The main objective of the CBSS Expert Group Children at Risk 2020-2025 strategy is to enhance national child protection systems through regional exchange and cooperation. The value of regional cooperation to strengthen and support national child protection systems is significant. Experience has shown that engaging in cross-border dialogues to address the complex issue of building and sustaining child protection systems can significantly improve the overall effectiveness of the systems. Collaboration and exchange of promising practices strengthen trust among stakeholders and enable the development of more resilient and inclusive child protection systems.
Creating resilient and effective child protection systems poses a multi-faceted and multi-dimensional challenge. They involve a wide range of actors such as children, families, communities, and sub-national or national-level authorities. They consist of formal and informal structures, functions, and capacities to prevent and respond to abuse, violence, and exploitation of children. The systems rely on human and financial resources, laws and policies, governance, and protection and response services.
The Expert Group provides a platform that fosters regional exchange and cooperation, sharing good practices, promoting cooperation and collaboration, and establishing partnerships, ultimately resulting in mutual trust among stakeholders in the region.Olivia Lind Haldorsson, Senior Adviser, Head of the Children at Risk Unit
Recent crises, such as the COVID-19 pandemic and the war against Ukraine, have highlighted the importance of effective and resilient systems. A recent mapping of child protection systems, led by Norway with the participation of Estonia, Finland, Germany, Iceland, and Lithuania, and funded by the CBSS Project Support Facility, aimed at identifying key practices and success factors of effective and resilient systems, including in crises. The countries’ national legislative, policy, and strategic frameworks are founded in the United Nations Convention on the Rights of the Child. The child protection systems are well developed and encompass legal frameworks, governance structures, a plethora of programs ranging from prevention to response, a highly trained workforce, and decentralised services. The mapping also highlighted promising cross-border practices. For more information about the mapping, click here.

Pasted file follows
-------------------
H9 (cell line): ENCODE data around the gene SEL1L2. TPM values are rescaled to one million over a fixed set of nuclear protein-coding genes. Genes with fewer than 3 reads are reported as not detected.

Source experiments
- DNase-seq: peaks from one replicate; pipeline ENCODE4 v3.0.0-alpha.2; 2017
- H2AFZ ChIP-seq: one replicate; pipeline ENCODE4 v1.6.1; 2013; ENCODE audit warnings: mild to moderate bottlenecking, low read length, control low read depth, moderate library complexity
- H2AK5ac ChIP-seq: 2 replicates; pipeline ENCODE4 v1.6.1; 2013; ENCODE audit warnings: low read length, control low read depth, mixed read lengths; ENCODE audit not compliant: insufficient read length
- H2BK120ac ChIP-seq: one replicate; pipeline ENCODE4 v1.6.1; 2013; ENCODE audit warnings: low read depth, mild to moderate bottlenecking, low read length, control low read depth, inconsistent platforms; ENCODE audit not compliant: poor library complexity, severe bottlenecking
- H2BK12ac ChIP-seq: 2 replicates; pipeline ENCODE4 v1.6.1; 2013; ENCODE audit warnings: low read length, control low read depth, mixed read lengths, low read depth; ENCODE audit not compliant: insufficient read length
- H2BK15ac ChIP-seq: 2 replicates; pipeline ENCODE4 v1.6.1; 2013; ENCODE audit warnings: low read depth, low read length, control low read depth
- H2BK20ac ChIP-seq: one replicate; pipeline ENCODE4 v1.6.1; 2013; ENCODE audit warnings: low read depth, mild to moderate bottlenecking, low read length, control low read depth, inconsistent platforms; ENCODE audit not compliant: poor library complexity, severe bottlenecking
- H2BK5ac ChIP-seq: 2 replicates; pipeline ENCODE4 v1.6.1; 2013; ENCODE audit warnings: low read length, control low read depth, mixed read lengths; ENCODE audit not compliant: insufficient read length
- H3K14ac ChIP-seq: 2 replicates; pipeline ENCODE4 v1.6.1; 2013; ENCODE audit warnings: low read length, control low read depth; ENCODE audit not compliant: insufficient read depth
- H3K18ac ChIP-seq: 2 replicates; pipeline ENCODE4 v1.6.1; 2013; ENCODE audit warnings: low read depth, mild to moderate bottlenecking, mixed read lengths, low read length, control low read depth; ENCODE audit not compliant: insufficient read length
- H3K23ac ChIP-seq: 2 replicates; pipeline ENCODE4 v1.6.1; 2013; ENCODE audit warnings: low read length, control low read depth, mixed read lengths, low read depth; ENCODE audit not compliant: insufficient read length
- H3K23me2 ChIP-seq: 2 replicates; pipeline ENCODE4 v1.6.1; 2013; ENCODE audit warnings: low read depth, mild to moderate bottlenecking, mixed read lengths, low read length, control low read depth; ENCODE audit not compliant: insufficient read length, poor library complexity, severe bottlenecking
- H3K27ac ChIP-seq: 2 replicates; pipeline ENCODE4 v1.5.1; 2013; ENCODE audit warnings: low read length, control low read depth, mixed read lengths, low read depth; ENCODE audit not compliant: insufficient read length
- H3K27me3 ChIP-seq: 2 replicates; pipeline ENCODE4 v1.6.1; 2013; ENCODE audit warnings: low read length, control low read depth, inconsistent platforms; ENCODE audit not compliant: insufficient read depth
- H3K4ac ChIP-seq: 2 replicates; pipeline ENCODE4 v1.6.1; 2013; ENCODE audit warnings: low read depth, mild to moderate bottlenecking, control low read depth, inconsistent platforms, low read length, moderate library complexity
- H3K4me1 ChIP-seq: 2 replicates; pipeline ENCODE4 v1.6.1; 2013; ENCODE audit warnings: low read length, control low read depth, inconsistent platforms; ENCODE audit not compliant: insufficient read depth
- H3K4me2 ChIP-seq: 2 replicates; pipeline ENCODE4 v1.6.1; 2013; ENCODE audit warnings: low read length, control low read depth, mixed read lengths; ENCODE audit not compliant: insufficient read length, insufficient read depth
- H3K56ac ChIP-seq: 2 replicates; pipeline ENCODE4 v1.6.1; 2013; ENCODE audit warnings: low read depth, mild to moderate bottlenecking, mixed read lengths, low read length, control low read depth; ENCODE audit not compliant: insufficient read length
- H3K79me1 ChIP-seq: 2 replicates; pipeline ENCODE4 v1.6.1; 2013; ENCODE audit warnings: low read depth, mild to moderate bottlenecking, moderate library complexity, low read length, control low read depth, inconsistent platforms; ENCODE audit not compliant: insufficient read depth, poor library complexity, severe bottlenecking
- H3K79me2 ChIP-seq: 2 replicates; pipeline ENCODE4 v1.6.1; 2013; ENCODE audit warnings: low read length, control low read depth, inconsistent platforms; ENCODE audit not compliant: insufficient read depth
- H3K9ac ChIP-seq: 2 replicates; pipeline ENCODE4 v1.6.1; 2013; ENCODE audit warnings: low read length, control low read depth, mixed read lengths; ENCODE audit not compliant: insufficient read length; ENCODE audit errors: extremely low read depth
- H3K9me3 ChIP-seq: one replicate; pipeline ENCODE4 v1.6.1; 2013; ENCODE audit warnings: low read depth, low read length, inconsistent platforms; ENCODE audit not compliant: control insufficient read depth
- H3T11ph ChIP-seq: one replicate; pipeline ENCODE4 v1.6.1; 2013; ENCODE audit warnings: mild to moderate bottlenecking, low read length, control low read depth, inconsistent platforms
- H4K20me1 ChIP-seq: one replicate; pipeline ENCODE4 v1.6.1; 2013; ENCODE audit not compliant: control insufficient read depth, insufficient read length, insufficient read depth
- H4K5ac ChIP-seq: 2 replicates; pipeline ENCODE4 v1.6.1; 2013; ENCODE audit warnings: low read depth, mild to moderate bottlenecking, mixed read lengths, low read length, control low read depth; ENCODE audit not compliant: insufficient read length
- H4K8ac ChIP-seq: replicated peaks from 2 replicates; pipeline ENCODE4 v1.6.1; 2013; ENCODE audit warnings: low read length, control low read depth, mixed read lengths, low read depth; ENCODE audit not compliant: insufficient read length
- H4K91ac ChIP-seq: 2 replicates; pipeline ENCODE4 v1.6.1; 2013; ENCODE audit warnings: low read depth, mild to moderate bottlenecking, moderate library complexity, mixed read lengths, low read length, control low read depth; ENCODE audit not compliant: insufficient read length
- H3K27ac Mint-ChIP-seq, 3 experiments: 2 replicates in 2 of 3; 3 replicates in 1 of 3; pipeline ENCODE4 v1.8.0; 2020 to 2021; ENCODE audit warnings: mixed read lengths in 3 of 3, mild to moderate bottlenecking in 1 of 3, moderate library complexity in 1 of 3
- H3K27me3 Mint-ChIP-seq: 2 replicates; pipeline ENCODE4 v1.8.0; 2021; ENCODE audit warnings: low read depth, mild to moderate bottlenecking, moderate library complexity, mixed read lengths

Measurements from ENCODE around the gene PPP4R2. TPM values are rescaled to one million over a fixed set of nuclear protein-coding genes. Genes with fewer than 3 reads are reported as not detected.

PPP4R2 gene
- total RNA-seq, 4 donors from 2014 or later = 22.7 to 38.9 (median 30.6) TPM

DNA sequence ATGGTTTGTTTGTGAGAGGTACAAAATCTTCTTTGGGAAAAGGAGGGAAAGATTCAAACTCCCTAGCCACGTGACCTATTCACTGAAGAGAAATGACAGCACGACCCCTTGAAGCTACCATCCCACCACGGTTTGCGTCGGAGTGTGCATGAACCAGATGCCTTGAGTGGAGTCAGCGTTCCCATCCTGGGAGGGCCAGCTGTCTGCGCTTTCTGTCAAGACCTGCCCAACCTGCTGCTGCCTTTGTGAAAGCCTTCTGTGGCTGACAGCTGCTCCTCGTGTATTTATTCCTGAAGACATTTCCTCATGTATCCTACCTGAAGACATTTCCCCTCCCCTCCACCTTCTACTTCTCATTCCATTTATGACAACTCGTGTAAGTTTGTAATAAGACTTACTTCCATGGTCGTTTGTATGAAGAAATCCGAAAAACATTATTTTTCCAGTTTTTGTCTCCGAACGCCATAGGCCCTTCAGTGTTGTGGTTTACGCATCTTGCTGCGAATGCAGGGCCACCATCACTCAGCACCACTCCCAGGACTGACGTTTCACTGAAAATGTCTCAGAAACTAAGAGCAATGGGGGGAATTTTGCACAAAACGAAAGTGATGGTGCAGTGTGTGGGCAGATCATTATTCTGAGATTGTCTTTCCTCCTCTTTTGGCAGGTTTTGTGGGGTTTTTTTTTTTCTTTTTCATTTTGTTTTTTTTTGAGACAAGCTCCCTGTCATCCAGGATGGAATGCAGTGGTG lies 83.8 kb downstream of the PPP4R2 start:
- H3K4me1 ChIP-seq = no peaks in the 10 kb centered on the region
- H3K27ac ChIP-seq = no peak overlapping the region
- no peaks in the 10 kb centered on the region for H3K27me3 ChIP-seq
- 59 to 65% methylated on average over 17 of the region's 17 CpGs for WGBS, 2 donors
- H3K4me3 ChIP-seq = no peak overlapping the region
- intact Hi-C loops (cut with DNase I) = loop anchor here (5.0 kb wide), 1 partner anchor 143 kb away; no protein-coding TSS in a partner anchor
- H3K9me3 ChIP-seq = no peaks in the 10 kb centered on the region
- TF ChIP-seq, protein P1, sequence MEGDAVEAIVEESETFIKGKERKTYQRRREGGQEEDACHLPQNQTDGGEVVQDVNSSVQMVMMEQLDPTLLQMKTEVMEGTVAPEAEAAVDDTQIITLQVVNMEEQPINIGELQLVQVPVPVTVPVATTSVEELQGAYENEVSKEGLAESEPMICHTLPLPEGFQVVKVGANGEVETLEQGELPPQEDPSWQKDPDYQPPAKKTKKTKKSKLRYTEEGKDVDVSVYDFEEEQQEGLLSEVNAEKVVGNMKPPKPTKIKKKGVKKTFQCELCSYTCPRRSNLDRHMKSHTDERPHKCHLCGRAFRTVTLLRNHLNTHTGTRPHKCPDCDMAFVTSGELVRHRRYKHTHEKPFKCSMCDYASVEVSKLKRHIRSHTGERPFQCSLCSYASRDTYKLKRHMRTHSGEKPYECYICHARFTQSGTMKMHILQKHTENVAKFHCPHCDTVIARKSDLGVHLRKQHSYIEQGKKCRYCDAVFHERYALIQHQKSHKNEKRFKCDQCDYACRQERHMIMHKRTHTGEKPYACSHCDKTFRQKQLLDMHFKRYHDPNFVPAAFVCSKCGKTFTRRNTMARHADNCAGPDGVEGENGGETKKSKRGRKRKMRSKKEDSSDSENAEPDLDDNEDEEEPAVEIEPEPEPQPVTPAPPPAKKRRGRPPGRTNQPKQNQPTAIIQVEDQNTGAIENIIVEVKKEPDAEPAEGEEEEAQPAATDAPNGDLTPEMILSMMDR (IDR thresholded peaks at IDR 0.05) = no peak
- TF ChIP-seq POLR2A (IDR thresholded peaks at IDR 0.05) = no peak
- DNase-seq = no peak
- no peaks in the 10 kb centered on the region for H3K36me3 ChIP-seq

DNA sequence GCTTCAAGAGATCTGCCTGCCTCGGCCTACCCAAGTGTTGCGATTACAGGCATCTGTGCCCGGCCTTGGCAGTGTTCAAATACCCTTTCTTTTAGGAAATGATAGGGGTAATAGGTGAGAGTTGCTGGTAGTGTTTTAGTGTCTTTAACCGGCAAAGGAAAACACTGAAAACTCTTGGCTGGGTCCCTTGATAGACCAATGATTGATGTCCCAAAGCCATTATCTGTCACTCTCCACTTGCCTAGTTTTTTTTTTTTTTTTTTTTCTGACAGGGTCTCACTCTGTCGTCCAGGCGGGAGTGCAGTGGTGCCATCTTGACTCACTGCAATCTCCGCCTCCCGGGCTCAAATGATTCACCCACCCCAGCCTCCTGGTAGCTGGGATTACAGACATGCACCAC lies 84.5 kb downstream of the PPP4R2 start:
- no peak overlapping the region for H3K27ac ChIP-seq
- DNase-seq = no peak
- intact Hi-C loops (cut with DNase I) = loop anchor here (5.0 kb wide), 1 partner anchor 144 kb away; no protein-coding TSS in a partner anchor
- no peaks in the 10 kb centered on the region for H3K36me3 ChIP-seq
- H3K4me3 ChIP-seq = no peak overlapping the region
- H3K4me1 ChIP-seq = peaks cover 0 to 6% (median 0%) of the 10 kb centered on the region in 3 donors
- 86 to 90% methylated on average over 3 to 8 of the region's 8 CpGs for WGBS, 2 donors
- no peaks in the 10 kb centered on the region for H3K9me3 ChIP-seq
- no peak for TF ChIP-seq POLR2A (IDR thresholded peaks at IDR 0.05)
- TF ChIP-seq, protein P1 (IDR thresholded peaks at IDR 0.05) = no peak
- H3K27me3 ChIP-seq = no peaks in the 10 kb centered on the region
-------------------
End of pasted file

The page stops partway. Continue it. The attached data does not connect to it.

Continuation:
The mapping will result in a regional registry of noteworthy practices. The registry – published later this spring – will provide a knowledge base to explore further regional collaboration and trust.Olivia Lind Haldorsson, Senior Adviser, Head of the Children at Risk Unit
Exchange on national protection systems can be critical to effectively addressing and resolving emerging challenges. The German Presidency’s priority on online child sexual abuse is one such challenge. Many of the member states have experienced an increase in online child sexual abuse cases. A recent survey of Barnahus in seven European countries established that Barnahus have seen an increase in cases that concern child sexual abuse that have an online element. There is a consensus that more data and research are needed. By working cross-borders, countries can tackle this emerging challenge in a coordinated and more effective way by sharing resources, information, and promising practices.
To facilitate cross-border cooperation, we are working with partners from the region to collect data on online violence against children. We aim to gain a deeper understanding of online child sexual abuse and to develop evidence-based preventive measures. We are also working to adapt multidisciplinary and inter-agency service models to support the protection, justice, and recovery of child victims and witnesses of online sexual violence. In this work, we aim to implement and evaluate tailored protocols and procedures to ensure that victims of online child sexual violence receive appropriate and holistic support and provide training for multidisciplinary and inter-agency teams in cases related to online child sexual abuse.